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13)BUARQUE U-432


Built 1919

Tonnage 5,152 / 7,140 tons

Cargo: Passengers and general cargo including coffee, cotton, cocoa and hides

Route. Rio de Janeiro - Recife - Natal - Belém - La Guaira - Curaçao - New York 

Sunk 14 Feb 42 by U-432 on pos. 36º 13’N 074º 58’W

1 Dead

84 Survivors

The first Brazilian merchant attacked after the severing of diplomatic relations with axis powers was the steamer Buarque. Owned by Brazilian Lloyd and sailing to New York, Buarque was a passenger ship with 5.152 gross tons. Ex American built Scamperim, launched 1919. She was outbound from La Guaira , Venezuela , when at 45’ past midnight on February 14th 1942 off Norfolk she was hit at port side  in # 1 bunk . She began listing and sinking in slow. In complete darkness, master Joao Moura  ordered the crew  to abandon ship. Four life boats were lowered when passengers and crew boarded them in perfect order.

When the boats were a few yards from the ship then #1 hold blew up and 15 minutes later the doomed ship received another torpedo impact at engine room, what broke her in two and sunk fast. 74 of her crew and 10 more passengers were saved. One death was verified when one Portuguese passenger had a heart attack.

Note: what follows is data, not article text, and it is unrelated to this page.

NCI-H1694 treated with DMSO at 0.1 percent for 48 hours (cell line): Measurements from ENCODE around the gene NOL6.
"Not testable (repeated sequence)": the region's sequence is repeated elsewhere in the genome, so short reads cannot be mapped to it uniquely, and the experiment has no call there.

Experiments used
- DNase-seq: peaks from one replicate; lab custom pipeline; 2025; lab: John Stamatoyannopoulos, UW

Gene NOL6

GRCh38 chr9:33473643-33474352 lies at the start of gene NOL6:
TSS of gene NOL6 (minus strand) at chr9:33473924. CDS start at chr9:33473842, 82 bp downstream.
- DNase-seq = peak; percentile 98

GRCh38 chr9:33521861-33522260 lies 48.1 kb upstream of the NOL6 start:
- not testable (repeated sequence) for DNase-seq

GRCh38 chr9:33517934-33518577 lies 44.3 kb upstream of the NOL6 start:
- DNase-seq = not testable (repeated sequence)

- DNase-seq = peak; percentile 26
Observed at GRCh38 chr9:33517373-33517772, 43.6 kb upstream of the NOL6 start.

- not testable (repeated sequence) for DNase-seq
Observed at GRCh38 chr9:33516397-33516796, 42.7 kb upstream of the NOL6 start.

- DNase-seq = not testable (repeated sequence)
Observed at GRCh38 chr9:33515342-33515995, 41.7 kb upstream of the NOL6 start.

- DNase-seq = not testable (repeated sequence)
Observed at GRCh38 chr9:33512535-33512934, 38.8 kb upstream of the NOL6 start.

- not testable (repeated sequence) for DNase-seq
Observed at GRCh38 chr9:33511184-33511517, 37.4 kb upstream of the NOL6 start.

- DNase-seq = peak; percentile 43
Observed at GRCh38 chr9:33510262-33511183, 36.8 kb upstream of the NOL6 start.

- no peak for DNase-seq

At the moment of the attack the steamer was at position 36º 13’N 074º 58’W.  An S.O.S. was sent by emergency station once the radio room had been damaged during the attack. The temperature at the moment was below 0º Celsius, what made the salvage task a truly ordeal. In the previous night, an unidentified aircraft overflew the steamer and dropped a flare.

Following that, a submarine loomed a few yards from the ship, but taking no hostile action and dived when the ship was passing off Cape Hatteras, South Carolina. Out from the 4 lifeboats packed with survivors, two were spotted by American planes, only 6 hours after the sinking, and their occupants were rescued by US coast guard Calypso, at 3:30 pm in the same day; while lifeboat # 1 where the captain boarded, was located in the following day, and assisted by US Navy destroyer Jacob Jones and, finally the remaining lifeboat was found and rescued by US tanker Eagle from Standard Oil. All occupants landed safely and were given medical assistance at 5th naval district at Newport News.

Above USS Jacob Jones DE 130. Photo by David Buell



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